The Costco Wholesale Corporation (NASDAQ:COST) has been one of only few retail sector companies that managed to deliver strong performance against the onslaught of e-commerce over the past few years.
With a steady focus on delivering a good cost-to-value ratio to its customers, Costco also managed to reward its shareholders with stable capital growth and steady dividend income boosts over the past decade. Just over the trailing 12-month period, Costco rewarded its shareholders with a combined total return on investment of more than 24%.
While the share price volatility increased slightly over the past five years, Costco’s price has not experienced any significant pullbacks since dropping nearly 50% in the aftermath of the 2008 financial crisis. Since that drop, the share price has advanced 530%.
The overall market correction in December 2018 pushed the Costco share price down, which dropped the 50-day moving average below the 200-day average on January 24, 2019. However, a quick share price recovery translated into a sharp rise of the 50-day average as well. After crossing above the 200-day average on April 1, 2019, the 50-day average rose to 4.5% above the 200-day average by April 30. Additionally, the rising share price has remained firmly above both moving averages since early March.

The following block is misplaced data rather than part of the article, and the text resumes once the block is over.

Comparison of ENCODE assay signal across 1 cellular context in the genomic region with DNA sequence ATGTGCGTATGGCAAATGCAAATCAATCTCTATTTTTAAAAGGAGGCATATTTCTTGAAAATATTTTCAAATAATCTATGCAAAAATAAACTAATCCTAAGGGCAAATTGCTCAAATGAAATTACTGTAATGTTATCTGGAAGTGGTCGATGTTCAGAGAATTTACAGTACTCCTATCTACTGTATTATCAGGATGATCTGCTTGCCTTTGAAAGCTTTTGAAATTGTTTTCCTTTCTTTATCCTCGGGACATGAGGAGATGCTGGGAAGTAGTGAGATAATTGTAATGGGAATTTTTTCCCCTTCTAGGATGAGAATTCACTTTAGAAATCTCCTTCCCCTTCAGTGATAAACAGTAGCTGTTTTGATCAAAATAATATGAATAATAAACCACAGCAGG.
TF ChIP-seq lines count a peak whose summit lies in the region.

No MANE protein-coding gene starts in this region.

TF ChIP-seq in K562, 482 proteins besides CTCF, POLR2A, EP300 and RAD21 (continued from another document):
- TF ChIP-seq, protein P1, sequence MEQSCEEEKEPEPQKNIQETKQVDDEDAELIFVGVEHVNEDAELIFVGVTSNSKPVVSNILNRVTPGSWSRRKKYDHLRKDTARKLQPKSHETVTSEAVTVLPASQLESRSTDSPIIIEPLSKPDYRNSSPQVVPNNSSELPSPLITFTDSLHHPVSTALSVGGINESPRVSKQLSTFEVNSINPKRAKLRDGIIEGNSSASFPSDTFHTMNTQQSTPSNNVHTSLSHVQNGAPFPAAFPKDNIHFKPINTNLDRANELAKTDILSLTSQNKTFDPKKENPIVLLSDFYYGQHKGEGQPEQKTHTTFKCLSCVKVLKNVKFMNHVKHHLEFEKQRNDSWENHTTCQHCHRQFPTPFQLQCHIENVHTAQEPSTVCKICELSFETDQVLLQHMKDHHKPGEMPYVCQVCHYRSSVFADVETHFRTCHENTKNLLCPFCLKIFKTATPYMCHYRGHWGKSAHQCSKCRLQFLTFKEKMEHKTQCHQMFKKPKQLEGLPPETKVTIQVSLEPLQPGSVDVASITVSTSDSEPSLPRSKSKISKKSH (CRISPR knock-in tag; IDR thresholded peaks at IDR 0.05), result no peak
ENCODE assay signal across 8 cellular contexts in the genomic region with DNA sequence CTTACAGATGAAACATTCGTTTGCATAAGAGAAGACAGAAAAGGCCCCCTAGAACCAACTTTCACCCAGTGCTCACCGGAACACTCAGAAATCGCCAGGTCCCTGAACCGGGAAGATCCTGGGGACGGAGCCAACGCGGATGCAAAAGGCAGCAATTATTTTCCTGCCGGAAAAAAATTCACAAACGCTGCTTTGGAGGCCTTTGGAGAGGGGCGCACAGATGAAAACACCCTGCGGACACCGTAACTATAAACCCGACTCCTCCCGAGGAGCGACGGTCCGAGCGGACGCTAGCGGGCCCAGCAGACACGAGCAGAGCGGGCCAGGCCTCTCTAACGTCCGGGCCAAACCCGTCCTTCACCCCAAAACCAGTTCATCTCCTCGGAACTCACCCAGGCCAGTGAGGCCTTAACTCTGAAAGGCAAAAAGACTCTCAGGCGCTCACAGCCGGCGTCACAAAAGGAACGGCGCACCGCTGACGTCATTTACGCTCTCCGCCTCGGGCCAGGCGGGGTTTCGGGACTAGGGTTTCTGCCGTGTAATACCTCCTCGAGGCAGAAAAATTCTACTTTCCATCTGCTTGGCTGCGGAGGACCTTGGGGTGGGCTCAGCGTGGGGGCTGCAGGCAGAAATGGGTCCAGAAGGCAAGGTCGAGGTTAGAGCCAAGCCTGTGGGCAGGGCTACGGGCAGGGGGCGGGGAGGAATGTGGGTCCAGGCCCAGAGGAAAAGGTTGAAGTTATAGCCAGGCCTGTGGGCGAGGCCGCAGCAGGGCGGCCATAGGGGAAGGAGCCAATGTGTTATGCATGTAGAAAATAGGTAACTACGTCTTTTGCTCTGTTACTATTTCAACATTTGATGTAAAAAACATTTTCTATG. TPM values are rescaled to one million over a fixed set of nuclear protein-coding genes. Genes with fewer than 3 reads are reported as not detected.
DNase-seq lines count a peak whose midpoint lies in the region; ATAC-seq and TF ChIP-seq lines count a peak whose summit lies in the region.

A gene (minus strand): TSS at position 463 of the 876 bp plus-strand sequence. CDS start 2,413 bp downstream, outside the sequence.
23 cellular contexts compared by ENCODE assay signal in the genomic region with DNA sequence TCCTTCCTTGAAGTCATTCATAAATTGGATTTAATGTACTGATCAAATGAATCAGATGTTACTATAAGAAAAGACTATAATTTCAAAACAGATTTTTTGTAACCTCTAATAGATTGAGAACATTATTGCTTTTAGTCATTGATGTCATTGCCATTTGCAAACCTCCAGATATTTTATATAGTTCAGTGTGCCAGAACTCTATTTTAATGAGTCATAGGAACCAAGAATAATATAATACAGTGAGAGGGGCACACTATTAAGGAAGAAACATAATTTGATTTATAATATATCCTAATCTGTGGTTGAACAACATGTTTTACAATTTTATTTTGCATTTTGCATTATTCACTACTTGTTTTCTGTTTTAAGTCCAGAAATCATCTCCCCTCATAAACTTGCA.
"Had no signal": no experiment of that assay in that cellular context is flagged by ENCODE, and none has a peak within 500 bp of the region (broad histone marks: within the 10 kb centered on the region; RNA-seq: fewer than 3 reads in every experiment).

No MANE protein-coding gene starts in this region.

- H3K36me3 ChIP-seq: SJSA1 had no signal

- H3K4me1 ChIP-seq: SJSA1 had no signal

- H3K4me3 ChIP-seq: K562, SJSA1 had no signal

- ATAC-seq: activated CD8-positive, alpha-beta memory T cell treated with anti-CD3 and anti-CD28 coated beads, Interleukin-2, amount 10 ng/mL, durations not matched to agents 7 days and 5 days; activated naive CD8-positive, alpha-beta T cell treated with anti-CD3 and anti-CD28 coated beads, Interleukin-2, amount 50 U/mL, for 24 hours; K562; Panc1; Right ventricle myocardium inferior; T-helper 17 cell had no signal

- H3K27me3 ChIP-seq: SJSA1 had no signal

Costco Wholesale Corporation (NASDAQ:COST)
Headquartered in Issaquah, Washington, and founded in 1976, the Costco Wholesale Corporation operates membership warehouses. Costco offers branded and private-label products in a range of merchandise categories. The company provides dry and packaged foods, groceries, snack foods, candies, alcoholic and nonalcoholic beverages. Additionally, Costco offers cleaning supplies, appliances, electronics, health and beauty aids, hardware, garden and patio products, meat, bakery, deli, produce, apparel and small appliances. Additionally, Costco also operates gas stations, pharmacies, optical dispensing centers, food courts and hearing-aid centers at some locations. Furthermore, the company has expanded its operations into the travel business as well. As of February 18, 2019, Costco operated 769 membership warehouses worldwide. In addition to 527 warehouses in the United States, 100 in Canada and 39 in Mexico, Costco operated 28 more locations in the United Kingdom, 26 in Japan, 15 in Korea, 13 in Taiwan, 10 in Australia, 2 in Spain, 1 in Iceland and 1 in France. With revenues of nearly $140 billion in fiscal 2018 and a market capitalization of $100 billion, Costco is the third largest global retailer and the 15th largest Fortune 500 company. In addition to its physical retail locations, Costco also offers online shopping.
After increasing its regular annual dividend payout amount every year since beginning to pay dividends in 2004, Costco rewarded its shareholders with a 14% hike for its upcoming quarterly dividend payout. The company enhanced its quarterly dividend from $0.57 in the previous period to $0.65 for the current period. This new quarterly dividend amount corresponds to a $2.60 annualized distribution.